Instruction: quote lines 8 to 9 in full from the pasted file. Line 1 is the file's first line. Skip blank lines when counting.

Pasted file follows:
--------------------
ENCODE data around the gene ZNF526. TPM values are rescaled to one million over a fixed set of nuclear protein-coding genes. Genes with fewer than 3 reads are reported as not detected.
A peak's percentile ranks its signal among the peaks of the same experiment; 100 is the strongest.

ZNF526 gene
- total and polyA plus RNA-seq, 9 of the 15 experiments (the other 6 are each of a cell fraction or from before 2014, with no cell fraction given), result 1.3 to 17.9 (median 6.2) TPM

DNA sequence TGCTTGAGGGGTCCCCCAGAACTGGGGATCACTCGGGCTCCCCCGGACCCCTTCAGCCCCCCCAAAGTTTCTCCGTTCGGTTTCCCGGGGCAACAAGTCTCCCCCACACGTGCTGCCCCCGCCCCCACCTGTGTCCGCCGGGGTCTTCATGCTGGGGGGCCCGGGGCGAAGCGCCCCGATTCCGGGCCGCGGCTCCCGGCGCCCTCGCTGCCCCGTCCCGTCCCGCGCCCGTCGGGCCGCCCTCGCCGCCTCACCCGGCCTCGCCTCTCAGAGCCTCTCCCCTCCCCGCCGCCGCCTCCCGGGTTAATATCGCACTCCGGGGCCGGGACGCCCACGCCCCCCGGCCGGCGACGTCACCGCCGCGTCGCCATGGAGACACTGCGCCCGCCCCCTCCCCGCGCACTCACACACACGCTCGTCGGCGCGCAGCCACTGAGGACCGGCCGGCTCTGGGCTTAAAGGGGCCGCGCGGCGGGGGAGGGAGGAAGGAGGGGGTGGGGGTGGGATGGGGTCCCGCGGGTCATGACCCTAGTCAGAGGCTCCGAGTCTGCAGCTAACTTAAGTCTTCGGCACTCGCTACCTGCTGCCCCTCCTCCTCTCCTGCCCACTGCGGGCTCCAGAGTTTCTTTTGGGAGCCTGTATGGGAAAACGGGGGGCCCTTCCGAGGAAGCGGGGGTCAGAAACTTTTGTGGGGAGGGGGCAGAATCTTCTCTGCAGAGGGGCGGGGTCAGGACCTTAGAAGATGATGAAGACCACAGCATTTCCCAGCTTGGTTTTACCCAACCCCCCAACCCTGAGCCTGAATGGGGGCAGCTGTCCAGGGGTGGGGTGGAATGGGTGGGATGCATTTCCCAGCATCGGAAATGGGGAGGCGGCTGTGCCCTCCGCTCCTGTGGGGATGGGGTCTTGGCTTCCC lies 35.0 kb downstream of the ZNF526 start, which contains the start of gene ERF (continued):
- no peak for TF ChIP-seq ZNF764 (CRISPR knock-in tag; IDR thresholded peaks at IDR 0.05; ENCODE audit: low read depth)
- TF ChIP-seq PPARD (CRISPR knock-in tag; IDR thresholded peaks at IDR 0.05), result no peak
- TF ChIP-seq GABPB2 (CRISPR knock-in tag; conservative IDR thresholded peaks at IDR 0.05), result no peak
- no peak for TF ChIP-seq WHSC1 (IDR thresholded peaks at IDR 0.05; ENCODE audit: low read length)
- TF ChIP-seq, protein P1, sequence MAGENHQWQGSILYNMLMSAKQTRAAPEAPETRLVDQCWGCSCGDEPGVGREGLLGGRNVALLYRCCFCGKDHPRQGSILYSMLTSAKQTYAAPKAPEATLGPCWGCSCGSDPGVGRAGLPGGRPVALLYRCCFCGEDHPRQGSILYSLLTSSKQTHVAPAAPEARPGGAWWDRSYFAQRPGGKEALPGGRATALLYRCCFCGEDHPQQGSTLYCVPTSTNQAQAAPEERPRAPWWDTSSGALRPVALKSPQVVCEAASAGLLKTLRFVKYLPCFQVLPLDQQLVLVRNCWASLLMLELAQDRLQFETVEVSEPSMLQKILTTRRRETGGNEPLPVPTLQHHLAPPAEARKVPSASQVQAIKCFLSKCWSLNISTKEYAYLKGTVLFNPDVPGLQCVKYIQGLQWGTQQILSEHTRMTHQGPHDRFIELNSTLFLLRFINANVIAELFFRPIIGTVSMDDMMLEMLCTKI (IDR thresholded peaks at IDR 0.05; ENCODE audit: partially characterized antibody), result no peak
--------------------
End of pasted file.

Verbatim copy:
- TF ChIP-seq GABPB2 (CRISPR knock-in tag; conservative IDR thresholded peaks at IDR 0.05), result no peak
- no peak for TF ChIP-seq WHSC1 (IDR thresholded peaks at IDR 0.05; ENCODE audit: low read length)